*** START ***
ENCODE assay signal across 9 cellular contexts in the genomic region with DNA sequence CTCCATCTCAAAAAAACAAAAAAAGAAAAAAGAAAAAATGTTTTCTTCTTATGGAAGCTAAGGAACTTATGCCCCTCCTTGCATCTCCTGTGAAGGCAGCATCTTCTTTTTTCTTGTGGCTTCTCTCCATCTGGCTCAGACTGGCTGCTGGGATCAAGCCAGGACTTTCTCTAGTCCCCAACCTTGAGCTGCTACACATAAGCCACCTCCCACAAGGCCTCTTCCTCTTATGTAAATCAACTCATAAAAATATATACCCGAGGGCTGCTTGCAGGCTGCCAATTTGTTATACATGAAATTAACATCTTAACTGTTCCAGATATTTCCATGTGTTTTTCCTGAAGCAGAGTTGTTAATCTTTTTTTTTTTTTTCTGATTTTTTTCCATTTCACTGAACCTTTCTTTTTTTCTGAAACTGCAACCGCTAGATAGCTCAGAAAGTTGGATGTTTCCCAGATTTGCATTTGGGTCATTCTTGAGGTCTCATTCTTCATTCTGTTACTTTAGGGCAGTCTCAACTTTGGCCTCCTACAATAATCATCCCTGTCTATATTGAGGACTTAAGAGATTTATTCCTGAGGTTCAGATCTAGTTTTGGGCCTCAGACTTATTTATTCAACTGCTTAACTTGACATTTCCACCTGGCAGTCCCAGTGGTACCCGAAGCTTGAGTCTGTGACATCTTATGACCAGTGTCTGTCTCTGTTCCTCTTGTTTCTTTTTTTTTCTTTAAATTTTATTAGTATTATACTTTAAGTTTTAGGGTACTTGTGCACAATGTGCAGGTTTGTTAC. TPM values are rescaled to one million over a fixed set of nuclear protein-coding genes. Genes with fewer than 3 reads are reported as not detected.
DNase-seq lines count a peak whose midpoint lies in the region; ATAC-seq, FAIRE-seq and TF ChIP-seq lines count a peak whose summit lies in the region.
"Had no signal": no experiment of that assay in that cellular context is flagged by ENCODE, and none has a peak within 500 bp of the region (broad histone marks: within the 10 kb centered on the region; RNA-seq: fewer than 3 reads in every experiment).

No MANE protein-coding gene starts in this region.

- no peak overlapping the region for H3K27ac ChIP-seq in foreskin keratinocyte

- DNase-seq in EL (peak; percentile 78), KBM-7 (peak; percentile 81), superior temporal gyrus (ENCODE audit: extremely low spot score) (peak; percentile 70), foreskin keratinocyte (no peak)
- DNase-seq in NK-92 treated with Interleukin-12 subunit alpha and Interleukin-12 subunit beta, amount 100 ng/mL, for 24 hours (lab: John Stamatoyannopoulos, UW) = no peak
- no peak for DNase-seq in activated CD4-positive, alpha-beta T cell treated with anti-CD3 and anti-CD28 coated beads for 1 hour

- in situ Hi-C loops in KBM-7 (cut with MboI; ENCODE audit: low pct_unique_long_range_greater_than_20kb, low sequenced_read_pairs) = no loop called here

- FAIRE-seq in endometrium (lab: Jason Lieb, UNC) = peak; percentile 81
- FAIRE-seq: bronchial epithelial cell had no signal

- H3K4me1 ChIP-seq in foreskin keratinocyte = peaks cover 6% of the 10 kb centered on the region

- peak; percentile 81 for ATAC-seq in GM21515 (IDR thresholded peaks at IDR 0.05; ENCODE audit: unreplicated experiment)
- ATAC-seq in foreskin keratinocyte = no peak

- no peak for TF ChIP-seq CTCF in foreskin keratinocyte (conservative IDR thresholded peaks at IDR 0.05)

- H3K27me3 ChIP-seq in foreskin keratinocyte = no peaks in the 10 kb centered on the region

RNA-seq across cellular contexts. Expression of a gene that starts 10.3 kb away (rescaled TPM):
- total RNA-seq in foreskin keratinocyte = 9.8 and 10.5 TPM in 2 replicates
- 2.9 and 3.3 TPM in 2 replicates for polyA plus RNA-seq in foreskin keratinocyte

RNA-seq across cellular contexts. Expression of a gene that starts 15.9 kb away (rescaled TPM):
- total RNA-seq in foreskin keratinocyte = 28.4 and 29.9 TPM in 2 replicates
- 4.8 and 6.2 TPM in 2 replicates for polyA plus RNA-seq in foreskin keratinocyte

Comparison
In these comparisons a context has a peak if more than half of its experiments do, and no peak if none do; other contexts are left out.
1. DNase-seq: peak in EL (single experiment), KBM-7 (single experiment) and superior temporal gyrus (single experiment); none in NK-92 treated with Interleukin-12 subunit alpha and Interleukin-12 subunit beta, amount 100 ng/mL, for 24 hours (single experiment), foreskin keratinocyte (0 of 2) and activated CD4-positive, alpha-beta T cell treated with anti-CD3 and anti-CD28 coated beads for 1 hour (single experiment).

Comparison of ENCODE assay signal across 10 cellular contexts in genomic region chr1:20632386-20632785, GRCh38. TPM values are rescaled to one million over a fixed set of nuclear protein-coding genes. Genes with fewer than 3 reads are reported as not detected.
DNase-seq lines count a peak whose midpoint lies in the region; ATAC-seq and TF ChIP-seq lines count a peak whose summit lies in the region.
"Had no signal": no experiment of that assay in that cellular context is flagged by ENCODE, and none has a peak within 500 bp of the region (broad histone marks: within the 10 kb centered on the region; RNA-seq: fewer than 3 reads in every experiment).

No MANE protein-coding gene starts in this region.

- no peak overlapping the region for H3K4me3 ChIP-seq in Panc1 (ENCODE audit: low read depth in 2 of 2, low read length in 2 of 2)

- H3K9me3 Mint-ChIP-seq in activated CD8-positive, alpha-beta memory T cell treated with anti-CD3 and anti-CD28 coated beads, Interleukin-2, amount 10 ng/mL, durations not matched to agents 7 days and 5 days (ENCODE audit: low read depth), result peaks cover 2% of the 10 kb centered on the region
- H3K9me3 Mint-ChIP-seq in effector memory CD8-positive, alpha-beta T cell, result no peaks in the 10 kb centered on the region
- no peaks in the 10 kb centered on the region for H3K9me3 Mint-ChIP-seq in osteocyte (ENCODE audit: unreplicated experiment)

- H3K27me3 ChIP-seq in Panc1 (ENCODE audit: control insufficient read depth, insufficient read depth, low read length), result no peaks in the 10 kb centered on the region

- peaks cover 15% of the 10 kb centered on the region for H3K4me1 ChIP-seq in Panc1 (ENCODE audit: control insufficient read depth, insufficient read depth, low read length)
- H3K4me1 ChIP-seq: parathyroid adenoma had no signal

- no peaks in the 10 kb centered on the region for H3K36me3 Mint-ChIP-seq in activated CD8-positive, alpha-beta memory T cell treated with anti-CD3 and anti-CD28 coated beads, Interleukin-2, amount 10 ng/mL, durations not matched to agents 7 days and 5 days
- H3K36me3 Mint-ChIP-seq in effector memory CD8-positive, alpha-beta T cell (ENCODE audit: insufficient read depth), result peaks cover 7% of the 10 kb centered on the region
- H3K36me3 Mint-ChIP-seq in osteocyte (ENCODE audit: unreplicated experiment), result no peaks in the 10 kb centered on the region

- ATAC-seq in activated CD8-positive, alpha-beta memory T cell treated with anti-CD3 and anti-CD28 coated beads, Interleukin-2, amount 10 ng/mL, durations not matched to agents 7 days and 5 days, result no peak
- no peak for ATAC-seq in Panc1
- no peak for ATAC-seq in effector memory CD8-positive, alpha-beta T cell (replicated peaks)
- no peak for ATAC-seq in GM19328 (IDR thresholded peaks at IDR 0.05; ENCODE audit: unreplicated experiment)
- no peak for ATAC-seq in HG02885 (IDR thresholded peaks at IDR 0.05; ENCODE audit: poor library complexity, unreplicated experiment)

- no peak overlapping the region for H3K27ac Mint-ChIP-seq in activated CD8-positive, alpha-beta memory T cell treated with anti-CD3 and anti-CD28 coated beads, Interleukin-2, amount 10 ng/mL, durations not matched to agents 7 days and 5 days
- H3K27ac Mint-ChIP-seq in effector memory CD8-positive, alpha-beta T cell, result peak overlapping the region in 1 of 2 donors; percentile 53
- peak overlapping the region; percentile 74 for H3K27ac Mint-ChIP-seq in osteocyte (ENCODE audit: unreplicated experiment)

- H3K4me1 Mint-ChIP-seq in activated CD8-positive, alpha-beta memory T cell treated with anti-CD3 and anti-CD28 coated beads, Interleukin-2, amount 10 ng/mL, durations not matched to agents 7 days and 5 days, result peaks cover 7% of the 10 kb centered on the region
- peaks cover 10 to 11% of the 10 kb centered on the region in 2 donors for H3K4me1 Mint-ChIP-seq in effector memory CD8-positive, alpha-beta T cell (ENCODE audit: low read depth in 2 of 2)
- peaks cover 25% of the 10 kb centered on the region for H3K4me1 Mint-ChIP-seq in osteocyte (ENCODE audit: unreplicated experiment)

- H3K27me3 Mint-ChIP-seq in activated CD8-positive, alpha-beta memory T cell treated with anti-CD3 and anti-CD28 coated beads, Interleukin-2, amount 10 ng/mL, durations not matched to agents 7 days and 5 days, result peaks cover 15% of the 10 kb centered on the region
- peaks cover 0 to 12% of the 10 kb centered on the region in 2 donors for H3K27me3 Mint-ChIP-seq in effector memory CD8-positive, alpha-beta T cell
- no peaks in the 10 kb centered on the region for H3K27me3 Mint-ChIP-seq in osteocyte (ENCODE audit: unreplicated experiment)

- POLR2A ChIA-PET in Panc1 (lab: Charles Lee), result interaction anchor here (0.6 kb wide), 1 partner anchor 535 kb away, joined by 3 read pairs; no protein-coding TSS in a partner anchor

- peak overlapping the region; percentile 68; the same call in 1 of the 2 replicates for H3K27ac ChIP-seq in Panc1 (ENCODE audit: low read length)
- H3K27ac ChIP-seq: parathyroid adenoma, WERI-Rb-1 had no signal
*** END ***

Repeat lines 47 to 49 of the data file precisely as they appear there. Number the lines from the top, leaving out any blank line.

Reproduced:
- peak overlapping the region; percentile 74 for H3K27ac Mint-ChIP-seq in osteocyte (ENCODE audit: unreplicated experiment)

- H3K4me1 Mint-ChIP-seq in activated CD8-positive, alpha-beta memory T cell treated with anti-CD3 and anti-CD28 coated beads, Interleukin-2, amount 10 ng/mL, durations not matched to agents 7 days and 5 days, result peaks cover 7% of the 10 kb centered on the region
- peaks cover 10 to 11% of the 10 kb centered on the region in 2 donors for H3K4me1 Mint-ChIP-seq in effector memory CD8-positive, alpha-beta T cell (ENCODE audit: low read depth in 2 of 2)